Ransomware might be a dreadful enterprise, but nobody could accuse the criminals behind these attacks of being weak on customer service.
They’re always easy to communicate with – just email the address on the screen. And while it’s true they don’t offer many payment options, the one they do, Bitcoin, is fast and reliable to transact in.
Best of all, according to The State of Ransomware 2020 global study conducted earlier this year on behalf of Sophos, organisations that decide to pay to get their data back, do so in an efficient 94% of cases.
What’s the catch? Only greater expense in the long run, major business disruption, the possibility of ongoing regulatory oversight for years, and the small matter of public humiliation and lost business should an attack come to light (which increasingly it does thanks to the attackers).
The research questioned 5,000 IT managers from 26 countries (500 from the US and 200 from the UK) in a range of sectors and company sizes from 100 to 5,000 employees.
That’s a healthy sample size, whose results underline one of the most interesting facts about ransomware that can get lost in the headlines – it now affects anyone, anywhere.
It doesn’t seem to matter how big an organisation is, nor which sector or country you look at. Ransomware is ubiquitous, with half of organisations in the research having experienced an attack during 2019, three quarters of which had their data encrypted.
Ironically, this is despite organisations tightening security to reduce trivial attacks.
How did ransomware respond? By spending more time targeting companies by researching less obvious weaknesses, looking to exploit several at the same time.
Overall, the research found that while a malicious file download or link was still the biggest danger (29% of successful attacks), other methods such as remote attacks on servers (21%), unsecured Remote Desktop Protocol (9%), external suppliers (9%), and infected USB drives (7%) were also popular.
Cloud repositories and applications are another big target, with 59% of those successfully attacked mentioning that cloud data was targeted in some form.
Only one in four victims decides to pay the ransom, which is most often done by a cyber-insurance company rather than the victim. However, only around two thirds of US victims find they can claim on insurance, with 20% of organisations paying for coverage they end up being unable to activate.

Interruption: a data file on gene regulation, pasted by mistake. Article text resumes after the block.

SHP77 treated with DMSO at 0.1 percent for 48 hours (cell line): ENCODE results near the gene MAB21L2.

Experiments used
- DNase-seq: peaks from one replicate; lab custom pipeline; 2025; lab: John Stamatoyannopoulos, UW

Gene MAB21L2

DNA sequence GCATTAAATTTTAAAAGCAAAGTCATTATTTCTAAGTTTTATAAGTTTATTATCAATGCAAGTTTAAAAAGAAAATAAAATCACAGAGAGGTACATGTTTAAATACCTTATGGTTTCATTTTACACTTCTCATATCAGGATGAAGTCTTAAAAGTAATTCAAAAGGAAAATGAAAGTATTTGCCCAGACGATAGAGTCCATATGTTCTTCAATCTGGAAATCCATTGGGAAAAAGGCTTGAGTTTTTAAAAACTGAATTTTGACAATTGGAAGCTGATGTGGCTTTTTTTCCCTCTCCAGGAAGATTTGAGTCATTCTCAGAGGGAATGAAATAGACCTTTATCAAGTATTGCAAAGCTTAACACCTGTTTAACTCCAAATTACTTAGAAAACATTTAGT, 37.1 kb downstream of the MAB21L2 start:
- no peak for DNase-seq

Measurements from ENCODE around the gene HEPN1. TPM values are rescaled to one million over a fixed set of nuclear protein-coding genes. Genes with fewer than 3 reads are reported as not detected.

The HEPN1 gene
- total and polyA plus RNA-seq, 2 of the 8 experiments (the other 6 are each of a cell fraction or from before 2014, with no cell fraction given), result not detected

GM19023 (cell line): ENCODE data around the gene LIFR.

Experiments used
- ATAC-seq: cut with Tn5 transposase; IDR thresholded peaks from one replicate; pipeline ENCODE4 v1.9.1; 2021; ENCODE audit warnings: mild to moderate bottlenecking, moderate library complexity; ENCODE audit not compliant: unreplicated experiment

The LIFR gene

Don’t pay ransoms
Importantly, research found that paying ransoms costs more than reinstating data using backups.
Some might doubt that – downtime is often said to be the most expensive part of a ransomware attack – but the reason is simply that the cost of recovery is always high at an average of $732,000. Paying the ransom on top of that simply doubles the bill.
Now you can see why ransomware attacks almost always send back encryption keys when paid – any doubt in the mind of victims would quickly destroy the whole extortion racket as companies knuckled down to do the hard work themselves.
Anxiety over this might explain why more and more ransomware attackers have recently started threatening to leak sensitive data stolen during attack as a an extra inventive to pay up.
What to do
Far from being a counsel of despair, it’s clear that organisations can limit the effect of ransomware attacks by assuming an attack is inevitable and planning for it.
- Make and test a backup plan, including storing data offsite where attackers can’t locate it.
- If you’re buying cyber-insurance, make sure it covers ransomware.
- Don’t forget to protect data in the cloud as well as central data.
- Use dedicated anti-ransomware protection. Twenty-four percent of survey respondents that were hit by ransomware were able to stop the attack before the data could be encrypted.
- Lock down Remote Desktop Protocol (RDP). Criminal gangs exploit weak RDP credentials to launch targeted ransomware attacks. Turn off RDP if you don’t need it, and use rate limiting, two-factor authentication (2FA) or a virtual private network (VPN) if you do.
- Pick strong passwords and use multi-factor authentication as often as possible. And don’t re-use passwords, ever.
- Patch early, patch often. Ransomware like WannaCry and NotPetya relied on unpatched vulnerabilities to spread around the globe.
It’s also worth reading Naked Security’s advice on common mistakes that make ransomware easier to pull off from the attacker’s point of view. For more detailed advice, please check out our end of ransomware page.
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